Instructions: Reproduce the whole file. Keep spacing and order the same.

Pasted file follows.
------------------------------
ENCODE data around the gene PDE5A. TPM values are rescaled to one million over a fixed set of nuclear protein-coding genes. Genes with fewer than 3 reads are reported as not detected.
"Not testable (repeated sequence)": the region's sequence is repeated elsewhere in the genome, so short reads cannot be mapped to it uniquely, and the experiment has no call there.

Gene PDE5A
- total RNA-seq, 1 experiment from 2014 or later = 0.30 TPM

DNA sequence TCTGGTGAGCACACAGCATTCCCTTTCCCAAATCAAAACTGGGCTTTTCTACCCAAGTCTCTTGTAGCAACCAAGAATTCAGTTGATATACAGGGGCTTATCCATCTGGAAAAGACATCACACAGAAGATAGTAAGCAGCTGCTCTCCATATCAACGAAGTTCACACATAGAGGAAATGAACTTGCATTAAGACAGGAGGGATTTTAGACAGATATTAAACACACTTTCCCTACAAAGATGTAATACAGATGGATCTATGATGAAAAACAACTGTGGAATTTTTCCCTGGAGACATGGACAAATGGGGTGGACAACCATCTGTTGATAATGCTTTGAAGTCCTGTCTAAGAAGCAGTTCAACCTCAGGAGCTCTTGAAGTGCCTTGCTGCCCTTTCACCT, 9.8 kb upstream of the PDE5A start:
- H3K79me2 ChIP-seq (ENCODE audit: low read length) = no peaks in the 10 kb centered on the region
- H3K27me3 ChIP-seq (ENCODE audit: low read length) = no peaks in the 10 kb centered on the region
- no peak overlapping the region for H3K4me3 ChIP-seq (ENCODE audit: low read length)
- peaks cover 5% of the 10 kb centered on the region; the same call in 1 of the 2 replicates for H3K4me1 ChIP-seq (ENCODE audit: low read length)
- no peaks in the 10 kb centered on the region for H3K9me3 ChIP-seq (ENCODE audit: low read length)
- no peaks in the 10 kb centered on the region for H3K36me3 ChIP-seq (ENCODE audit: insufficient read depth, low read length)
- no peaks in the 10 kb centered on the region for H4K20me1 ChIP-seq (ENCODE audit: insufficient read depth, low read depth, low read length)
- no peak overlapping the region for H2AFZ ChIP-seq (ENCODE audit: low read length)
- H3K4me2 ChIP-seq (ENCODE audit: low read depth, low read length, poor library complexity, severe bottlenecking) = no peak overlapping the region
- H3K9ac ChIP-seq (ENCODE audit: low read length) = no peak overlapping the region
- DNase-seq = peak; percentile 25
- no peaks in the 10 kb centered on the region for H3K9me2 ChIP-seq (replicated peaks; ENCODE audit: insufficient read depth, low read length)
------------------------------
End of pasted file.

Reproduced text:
ENCODE data around the gene PDE5A. TPM values are rescaled to one million over a fixed set of nuclear protein-coding genes. Genes with fewer than 3 reads are reported as not detected.
"Not testable (repeated sequence)": the region's sequence is repeated elsewhere in the genome, so short reads cannot be mapped to it uniquely, and the experiment has no call there.

Gene PDE5A
- total RNA-seq, 1 experiment from 2014 or later = 0.30 TPM

DNA sequence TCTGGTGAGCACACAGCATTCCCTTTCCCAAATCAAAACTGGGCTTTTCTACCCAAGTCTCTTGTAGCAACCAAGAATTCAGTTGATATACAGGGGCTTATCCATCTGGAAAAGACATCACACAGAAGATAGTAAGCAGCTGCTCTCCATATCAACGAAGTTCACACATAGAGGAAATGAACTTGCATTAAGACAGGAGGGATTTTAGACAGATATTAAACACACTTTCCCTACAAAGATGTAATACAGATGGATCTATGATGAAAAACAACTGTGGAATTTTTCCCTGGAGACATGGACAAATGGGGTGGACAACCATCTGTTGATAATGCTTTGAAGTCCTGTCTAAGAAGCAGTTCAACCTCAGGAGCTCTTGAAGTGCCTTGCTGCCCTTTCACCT, 9.8 kb upstream of the PDE5A start:
- H3K79me2 ChIP-seq (ENCODE audit: low read length) = no peaks in the 10 kb centered on the region
- H3K27me3 ChIP-seq (ENCODE audit: low read length) = no peaks in the 10 kb centered on the region
- no peak overlapping the region for H3K4me3 ChIP-seq (ENCODE audit: low read length)
- peaks cover 5% of the 10 kb centered on the region; the same call in 1 of the 2 replicates for H3K4me1 ChIP-seq (ENCODE audit: low read length)
- no peaks in the 10 kb centered on the region for H3K9me3 ChIP-seq (ENCODE audit: low read length)
- no peaks in the 10 kb centered on the region for H3K36me3 ChIP-seq (ENCODE audit: insufficient read depth, low read length)
- no peaks in the 10 kb centered on the region for H4K20me1 ChIP-seq (ENCODE audit: insufficient read depth, low read depth, low read length)
- no peak overlapping the region for H2AFZ ChIP-seq (ENCODE audit: low read length)
- H3K4me2 ChIP-seq (ENCODE audit: low read depth, low read length, poor library complexity, severe bottlenecking) = no peak overlapping the region
- H3K9ac ChIP-seq (ENCODE audit: low read length) = no peak overlapping the region
- DNase-seq = peak; percentile 25
- no peaks in the 10 kb centered on the region for H3K9me2 ChIP-seq (replicated peaks; ENCODE audit: insufficient read depth, low read length)